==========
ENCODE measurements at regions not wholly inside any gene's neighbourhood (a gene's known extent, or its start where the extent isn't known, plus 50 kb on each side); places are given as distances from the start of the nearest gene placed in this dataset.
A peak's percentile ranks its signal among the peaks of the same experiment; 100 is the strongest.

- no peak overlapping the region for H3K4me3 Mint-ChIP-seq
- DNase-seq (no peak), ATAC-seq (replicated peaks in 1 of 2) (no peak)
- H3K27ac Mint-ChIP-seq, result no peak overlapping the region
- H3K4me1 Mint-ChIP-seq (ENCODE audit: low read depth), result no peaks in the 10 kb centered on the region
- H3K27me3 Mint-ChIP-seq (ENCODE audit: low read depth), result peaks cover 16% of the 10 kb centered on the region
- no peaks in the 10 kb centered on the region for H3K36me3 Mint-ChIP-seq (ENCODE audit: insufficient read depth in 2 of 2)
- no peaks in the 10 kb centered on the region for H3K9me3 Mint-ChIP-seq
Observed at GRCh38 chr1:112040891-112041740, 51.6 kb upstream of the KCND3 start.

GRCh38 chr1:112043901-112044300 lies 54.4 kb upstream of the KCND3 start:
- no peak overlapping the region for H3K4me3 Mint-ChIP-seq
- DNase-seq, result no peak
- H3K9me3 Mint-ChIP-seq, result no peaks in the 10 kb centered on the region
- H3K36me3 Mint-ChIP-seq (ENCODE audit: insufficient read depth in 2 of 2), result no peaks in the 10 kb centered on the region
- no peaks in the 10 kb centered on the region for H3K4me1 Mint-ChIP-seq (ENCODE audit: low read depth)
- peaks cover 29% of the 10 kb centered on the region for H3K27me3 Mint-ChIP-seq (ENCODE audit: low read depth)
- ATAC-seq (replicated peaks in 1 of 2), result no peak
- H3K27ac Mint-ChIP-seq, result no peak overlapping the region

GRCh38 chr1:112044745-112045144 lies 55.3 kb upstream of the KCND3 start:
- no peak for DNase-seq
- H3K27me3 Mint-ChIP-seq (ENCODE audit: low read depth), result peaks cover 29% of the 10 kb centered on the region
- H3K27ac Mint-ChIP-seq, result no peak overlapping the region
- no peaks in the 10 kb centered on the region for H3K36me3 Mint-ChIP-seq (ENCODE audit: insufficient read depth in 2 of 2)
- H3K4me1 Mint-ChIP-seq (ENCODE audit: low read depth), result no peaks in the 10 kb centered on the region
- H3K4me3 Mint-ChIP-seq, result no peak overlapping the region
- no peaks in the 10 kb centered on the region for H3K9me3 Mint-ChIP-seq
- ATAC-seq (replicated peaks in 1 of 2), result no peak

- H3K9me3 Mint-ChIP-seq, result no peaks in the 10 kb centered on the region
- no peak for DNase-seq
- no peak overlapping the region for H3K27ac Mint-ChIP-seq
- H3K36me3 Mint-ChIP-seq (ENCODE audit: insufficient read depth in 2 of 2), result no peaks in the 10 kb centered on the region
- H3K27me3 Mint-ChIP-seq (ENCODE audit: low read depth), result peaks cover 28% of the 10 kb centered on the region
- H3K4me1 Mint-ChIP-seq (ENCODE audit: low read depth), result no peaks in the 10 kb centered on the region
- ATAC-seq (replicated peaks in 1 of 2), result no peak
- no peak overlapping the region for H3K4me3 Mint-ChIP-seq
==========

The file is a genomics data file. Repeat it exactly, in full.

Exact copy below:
ENCODE measurements at regions not wholly inside any gene's neighbourhood (a gene's known extent, or its start where the extent isn't known, plus 50 kb on each side); places are given as distances from the start of the nearest gene placed in this dataset.
A peak's percentile ranks its signal among the peaks of the same experiment; 100 is the strongest.

- no peak overlapping the region for H3K4me3 Mint-ChIP-seq
- DNase-seq (no peak), ATAC-seq (replicated peaks in 1 of 2) (no peak)
- H3K27ac Mint-ChIP-seq, result no peak overlapping the region
- H3K4me1 Mint-ChIP-seq (ENCODE audit: low read depth), result no peaks in the 10 kb centered on the region
- H3K27me3 Mint-ChIP-seq (ENCODE audit: low read depth), result peaks cover 16% of the 10 kb centered on the region
- no peaks in the 10 kb centered on the region for H3K36me3 Mint-ChIP-seq (ENCODE audit: insufficient read depth in 2 of 2)
- no peaks in the 10 kb centered on the region for H3K9me3 Mint-ChIP-seq
Observed at GRCh38 chr1:112040891-112041740, 51.6 kb upstream of the KCND3 start.

GRCh38 chr1:112043901-112044300 lies 54.4 kb upstream of the KCND3 start:
- no peak overlapping the region for H3K4me3 Mint-ChIP-seq
- DNase-seq, result no peak
- H3K9me3 Mint-ChIP-seq, result no peaks in the 10 kb centered on the region
- H3K36me3 Mint-ChIP-seq (ENCODE audit: insufficient read depth in 2 of 2), result no peaks in the 10 kb centered on the region
- no peaks in the 10 kb centered on the region for H3K4me1 Mint-ChIP-seq (ENCODE audit: low read depth)
- peaks cover 29% of the 10 kb centered on the region for H3K27me3 Mint-ChIP-seq (ENCODE audit: low read depth)
- ATAC-seq (replicated peaks in 1 of 2), result no peak
- H3K27ac Mint-ChIP-seq, result no peak overlapping the region

GRCh38 chr1:112044745-112045144 lies 55.3 kb upstream of the KCND3 start:
- no peak for DNase-seq
- H3K27me3 Mint-ChIP-seq (ENCODE audit: low read depth), result peaks cover 29% of the 10 kb centered on the region
- H3K27ac Mint-ChIP-seq, result no peak overlapping the region
- no peaks in the 10 kb centered on the region for H3K36me3 Mint-ChIP-seq (ENCODE audit: insufficient read depth in 2 of 2)
- H3K4me1 Mint-ChIP-seq (ENCODE audit: low read depth), result no peaks in the 10 kb centered on the region
- H3K4me3 Mint-ChIP-seq, result no peak overlapping the region
- no peaks in the 10 kb centered on the region for H3K9me3 Mint-ChIP-seq
- ATAC-seq (replicated peaks in 1 of 2), result no peak

- H3K9me3 Mint-ChIP-seq, result no peaks in the 10 kb centered on the region
- no peak for DNase-seq
- no peak overlapping the region for H3K27ac Mint-ChIP-seq
- H3K36me3 Mint-ChIP-seq (ENCODE audit: insufficient read depth in 2 of 2), result no peaks in the 10 kb centered on the region
- H3K27me3 Mint-ChIP-seq (ENCODE audit: low read depth), result peaks cover 28% of the 10 kb centered on the region
- H3K4me1 Mint-ChIP-seq (ENCODE audit: low read depth), result no peaks in the 10 kb centered on the region
- ATAC-seq (replicated peaks in 1 of 2), result no peak
- no peak overlapping the region for H3K4me3 Mint-ChIP-seq